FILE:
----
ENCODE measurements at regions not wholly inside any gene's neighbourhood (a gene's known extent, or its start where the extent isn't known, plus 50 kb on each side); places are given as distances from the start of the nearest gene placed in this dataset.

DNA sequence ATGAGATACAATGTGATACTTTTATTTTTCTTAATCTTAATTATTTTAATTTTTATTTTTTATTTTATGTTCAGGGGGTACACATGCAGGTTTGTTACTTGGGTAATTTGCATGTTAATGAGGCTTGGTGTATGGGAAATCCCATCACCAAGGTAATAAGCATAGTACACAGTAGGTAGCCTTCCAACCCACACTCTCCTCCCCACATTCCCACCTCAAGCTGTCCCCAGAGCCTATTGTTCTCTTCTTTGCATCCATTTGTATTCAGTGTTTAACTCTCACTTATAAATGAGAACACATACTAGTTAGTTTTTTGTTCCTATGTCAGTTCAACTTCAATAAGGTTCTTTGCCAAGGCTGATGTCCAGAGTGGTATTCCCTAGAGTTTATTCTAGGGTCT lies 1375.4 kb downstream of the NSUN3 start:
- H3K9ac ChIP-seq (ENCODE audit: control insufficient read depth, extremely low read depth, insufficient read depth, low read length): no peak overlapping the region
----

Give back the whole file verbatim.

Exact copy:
ENCODE measurements at regions not wholly inside any gene's neighbourhood (a gene's known extent, or its start where the extent isn't known, plus 50 kb on each side); places are given as distances from the start of the nearest gene placed in this dataset.

DNA sequence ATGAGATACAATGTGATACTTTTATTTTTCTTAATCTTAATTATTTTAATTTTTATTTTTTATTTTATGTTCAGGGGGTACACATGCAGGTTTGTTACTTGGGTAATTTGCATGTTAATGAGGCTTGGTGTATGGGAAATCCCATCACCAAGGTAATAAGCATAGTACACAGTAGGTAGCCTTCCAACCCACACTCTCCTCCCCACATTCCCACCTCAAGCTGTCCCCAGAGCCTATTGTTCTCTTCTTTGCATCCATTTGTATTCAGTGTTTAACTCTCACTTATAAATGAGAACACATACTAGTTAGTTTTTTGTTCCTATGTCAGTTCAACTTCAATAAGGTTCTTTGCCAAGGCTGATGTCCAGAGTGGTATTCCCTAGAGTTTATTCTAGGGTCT lies 1375.4 kb downstream of the NSUN3 start:
- H3K9ac ChIP-seq (ENCODE audit: control insufficient read depth, extremely low read depth, insufficient read depth, low read length): no peak overlapping the region